Hill says you should aim for at least double-digit revenue growth year over year. Set targets for yearly revenue and profit growth. Some experts recommend setting shorter-term goals for months or quarters.

Because big seasonal variations in sales are common in the jewelry industry, you’ll need to target time periods when you’ll have to boost profit even further to compensate for shortfalls elsewhere. If you employ salespeople, the business plan should include targets for them, too, says Pugh.

Step Three

Write down your biggest challenges. Some might be within your control, while others, like the price of gold, aren’t. “Look at what’s going on in the economy, what’s going on with your competitors and the state of the industry,” says Jewelers Board of Trade ­president Dione Kenyon. “Ask yourself, ‘What are those outside factors that can impact my business?’ ”

“Don’t fail to set a goal just because you don’t know how to do it right now,” Hill says.

Step Four

Lay out strategies for achieving your bottom-line goals and addressing your challenges. “This is where people fall down,” says Ron Bill, CEO of Indianapolis-based Premier Consulting Services.

Keep the plan’s organization simple—Capdeboscq says he used a basic outline with heads and subheads—and be sure to analyze the following:

Start with marketing, since getting customers through the door is the first step. Figure out if you’re going to advertise via local media outlets such as newspapers or radio, use direct-mail campaigns to target your existing customer bases, host events like receptions or trunk shows, and so on.

Experts are divided on the value of couponing: Discounts can be a good way to drive traffic, but Hill warns that placing too much emphasis on price can send the wrong message to customers. Offering a low-cost service, such as replacing a watch battery or cleaning a ring, keeps you out of the discount trap.

Calculate how much your marketing initiatives will cost, and factor in how much extra you’ll need to spend on marketing during slow seasons.

The next strategy has to do with your workers. “Make sure you have the right people with the right skills and the right roles,” Hill says. This might involve a new hire, or training an existing employee.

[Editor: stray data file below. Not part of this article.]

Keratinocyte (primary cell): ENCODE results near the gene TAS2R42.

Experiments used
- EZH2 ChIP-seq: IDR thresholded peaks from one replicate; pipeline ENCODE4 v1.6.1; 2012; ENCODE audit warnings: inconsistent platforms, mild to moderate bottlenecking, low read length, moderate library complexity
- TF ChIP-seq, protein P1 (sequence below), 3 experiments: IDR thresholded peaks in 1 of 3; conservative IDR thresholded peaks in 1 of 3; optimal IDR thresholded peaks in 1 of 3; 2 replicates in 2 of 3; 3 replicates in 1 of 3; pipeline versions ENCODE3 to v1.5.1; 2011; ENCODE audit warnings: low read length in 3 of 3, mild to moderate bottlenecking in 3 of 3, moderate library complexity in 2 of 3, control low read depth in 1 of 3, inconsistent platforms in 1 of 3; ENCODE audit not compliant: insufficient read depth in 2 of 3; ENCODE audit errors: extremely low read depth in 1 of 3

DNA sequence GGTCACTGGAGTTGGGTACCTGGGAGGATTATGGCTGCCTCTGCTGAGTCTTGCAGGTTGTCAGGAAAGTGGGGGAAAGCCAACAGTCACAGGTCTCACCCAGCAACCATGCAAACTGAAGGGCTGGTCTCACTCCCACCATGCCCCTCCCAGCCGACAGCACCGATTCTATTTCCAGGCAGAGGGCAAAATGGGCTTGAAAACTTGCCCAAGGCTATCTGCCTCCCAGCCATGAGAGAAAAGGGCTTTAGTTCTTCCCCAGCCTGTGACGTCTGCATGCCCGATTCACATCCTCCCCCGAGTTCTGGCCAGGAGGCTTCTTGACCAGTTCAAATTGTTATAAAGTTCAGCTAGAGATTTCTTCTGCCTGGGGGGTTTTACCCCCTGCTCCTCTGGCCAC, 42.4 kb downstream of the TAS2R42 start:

It’s important that your staff is knowledgeable of and, ideally, involved in the business plan. “Most retailers want people to just come in and sell for them,” Bill says. Give staff members the tools to attain a career, and your business can benefit.

Merchandising is the third element your plan should address strategically. What do you stock, and where do you get it? Capdeboscq says devoting part of his business plan to his diamond sourcing helped him achieve profitability goals.

Knowing who your target customer is will guide you toward the kind of items you should stock, says Bill. “I met with a store owner a few weeks ago,” he says. The owner couldn’t understand why he wasn’t earning more, and Bill says he picked up on the problem quickly. “He’s in a perfect location, and I walk in and he’s got some really low-end stuff in there,” he says.

Hill says inventory management is a big part of this, too. Eliminating aged inventory and freeing up cash will help you reach your financial goals. “You need inventory-turn goals,” she says. “The jewelry industry has been kind of complacent about inventory turn.”

 

Although business plans are still a rarity in the industry, experts say retailers underestimate how much they can enhance your business. Don’t avoid creating a plan because you’re intimidated by what you haven’t done or don’t know, Higgins says. “A business plan is more of a dream book, and what’s interesting is when you write your dreams down, you create them,” he says.

More for your store on JCKonline.com:
+ The Top 10 Retail Jewelry Marketing Mistakes
+ How Jewelers Can Cash In On Estate Jewelry
+ Stellar Jeweler Websites to Envy and Emulate